All IR bands discussed below are much wider than the 2 cm−1 resolution used in this study. Therefore, they might have been expected to be Lorentzian in shape if it were not for the perturbing influence of the limiting integration in Fourier transform and of the folding with apodization functions. IR bands are best simulated with a weighted sum of Gaussian and Lorentzian profiles (39), where the ratio between the two contributions is an additional adjustable parameter for each of the individually fitted bands. We used such Gaussian/Lorentzian mixtures for deconvolution of the spectra in Figs. 1 and 5.
The phase transitions were monitored in IR by either the shifts of characteristic bands positions, or by the changes in the overall transmittance. The latter was measured as the amplitude of the raw IR signal on the detector prior to Fourier transform, and reflects an integral over the whole IR region from ∼800 to ∼5500 cm−1.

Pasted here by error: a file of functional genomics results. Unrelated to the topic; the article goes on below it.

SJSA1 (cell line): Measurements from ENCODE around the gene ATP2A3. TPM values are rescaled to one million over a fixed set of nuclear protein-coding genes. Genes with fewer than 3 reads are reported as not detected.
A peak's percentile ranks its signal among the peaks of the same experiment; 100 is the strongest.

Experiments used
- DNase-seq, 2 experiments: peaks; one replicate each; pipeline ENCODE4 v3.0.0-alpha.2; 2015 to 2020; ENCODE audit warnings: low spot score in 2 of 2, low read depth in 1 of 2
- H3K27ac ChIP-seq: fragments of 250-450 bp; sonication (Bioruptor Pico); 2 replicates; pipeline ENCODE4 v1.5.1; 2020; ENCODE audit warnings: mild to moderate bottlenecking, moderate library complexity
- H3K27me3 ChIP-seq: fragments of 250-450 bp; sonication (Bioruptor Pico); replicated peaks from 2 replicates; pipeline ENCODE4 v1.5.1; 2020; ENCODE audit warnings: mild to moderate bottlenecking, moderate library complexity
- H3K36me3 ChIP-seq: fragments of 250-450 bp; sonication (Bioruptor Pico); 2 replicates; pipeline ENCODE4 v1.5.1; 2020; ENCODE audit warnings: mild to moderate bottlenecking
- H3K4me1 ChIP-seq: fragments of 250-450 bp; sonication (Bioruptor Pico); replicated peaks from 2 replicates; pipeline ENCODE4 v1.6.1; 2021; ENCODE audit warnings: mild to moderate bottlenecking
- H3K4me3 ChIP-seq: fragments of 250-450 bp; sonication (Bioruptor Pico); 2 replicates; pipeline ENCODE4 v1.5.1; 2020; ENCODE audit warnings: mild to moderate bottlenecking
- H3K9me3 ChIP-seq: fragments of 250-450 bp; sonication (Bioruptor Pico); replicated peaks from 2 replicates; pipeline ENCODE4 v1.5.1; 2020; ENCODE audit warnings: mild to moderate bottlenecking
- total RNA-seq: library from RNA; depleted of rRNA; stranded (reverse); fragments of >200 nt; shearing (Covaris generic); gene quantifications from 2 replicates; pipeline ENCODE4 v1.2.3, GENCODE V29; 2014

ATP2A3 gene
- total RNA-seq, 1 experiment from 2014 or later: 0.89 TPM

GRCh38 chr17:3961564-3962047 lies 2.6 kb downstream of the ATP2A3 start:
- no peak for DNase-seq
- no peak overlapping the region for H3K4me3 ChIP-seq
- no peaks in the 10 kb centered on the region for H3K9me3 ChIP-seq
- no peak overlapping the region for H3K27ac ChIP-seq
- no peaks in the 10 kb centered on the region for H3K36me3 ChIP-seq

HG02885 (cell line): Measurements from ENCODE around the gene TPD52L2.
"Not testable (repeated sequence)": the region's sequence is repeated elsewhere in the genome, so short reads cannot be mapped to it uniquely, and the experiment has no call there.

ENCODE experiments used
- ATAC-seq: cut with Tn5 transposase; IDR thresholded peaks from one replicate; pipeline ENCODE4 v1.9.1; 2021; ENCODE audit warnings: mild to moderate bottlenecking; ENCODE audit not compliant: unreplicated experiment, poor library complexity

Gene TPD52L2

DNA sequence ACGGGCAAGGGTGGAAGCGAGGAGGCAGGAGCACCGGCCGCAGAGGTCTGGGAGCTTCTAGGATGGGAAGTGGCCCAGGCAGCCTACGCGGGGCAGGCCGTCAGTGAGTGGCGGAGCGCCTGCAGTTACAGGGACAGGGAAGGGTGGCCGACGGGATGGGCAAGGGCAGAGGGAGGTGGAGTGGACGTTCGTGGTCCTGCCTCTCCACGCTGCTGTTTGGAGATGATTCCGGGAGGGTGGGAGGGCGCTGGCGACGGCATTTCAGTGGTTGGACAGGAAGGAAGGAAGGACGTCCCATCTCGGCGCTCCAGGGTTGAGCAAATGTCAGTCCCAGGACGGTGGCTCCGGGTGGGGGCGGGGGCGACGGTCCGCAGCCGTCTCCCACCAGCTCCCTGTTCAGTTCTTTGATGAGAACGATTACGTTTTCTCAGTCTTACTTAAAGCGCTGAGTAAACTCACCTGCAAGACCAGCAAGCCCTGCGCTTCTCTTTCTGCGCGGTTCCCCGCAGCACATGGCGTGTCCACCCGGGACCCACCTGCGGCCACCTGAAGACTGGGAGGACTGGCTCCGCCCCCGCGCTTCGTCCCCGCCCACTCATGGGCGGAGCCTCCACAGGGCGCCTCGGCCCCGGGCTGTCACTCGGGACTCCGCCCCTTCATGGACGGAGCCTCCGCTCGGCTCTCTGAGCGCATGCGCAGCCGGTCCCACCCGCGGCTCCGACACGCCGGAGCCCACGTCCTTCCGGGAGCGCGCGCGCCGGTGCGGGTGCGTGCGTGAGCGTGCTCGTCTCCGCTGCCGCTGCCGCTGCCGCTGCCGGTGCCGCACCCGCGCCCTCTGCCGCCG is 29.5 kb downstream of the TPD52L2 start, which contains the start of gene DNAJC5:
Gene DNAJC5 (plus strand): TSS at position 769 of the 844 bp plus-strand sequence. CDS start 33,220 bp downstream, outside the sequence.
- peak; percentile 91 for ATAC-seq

To evaluate the parameters of the phase transition, the IR data were fitted to transition-type dependence:
where ν(T) is a value (a band position or its width or the amplitude of the IR transmittance) at a given temperature T, νRT is the corresponding room temperature value, Δν is its change in the course of the transition, TC is the transition’s critical temperature, and N is the size of the cooperativity cluster.